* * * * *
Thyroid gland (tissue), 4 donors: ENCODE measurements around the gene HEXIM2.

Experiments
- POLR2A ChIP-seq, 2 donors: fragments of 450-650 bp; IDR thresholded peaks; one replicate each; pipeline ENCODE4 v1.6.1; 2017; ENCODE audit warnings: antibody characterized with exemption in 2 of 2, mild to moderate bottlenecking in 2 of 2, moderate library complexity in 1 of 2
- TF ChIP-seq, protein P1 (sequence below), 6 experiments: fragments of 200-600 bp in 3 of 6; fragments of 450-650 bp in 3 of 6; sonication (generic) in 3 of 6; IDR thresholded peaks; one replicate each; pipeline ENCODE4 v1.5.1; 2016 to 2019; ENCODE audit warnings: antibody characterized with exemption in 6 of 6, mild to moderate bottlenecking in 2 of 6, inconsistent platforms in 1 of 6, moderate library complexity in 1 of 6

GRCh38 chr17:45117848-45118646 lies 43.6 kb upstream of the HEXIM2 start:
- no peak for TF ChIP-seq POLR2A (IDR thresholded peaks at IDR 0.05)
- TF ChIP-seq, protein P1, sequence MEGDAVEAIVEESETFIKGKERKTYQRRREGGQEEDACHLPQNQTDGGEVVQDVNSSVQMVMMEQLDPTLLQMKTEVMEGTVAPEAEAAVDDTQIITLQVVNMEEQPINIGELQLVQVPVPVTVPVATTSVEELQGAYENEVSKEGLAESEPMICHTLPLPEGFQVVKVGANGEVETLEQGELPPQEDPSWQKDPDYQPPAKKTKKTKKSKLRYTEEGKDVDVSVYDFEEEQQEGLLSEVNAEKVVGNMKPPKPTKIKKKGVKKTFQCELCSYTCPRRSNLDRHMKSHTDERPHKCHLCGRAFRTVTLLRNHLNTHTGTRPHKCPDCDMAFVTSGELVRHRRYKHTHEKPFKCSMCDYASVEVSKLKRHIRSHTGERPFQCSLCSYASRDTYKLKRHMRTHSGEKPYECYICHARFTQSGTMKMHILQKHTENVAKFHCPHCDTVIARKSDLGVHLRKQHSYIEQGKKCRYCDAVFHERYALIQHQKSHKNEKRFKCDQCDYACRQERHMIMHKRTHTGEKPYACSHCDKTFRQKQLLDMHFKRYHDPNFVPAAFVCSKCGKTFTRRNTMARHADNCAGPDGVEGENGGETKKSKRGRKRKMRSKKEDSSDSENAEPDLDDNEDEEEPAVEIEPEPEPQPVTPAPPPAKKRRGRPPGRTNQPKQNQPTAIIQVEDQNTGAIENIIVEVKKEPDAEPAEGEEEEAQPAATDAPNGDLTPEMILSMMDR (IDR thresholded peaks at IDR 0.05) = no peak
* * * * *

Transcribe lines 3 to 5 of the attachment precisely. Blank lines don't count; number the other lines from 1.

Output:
- POLR2A ChIP-seq, 2 donors: fragments of 450-650 bp; IDR thresholded peaks; one replicate each; pipeline ENCODE4 v1.6.1; 2017; ENCODE audit warnings: antibody characterized with exemption in 2 of 2, mild to moderate bottlenecking in 2 of 2, moderate library complexity in 1 of 2
- TF ChIP-seq, protein P1 (sequence below), 6 experiments: fragments of 200-600 bp in 3 of 6; fragments of 450-650 bp in 3 of 6; sonication (generic) in 3 of 6; IDR thresholded peaks; one replicate each; pipeline ENCODE4 v1.5.1; 2016 to 2019; ENCODE audit warnings: antibody characterized with exemption in 6 of 6, mild to moderate bottlenecking in 2 of 6, inconsistent platforms in 1 of 6, moderate library complexity in 1 of 6

GRCh38 chr17:45117848-45118646 lies 43.6 kb upstream of the HEXIM2 start: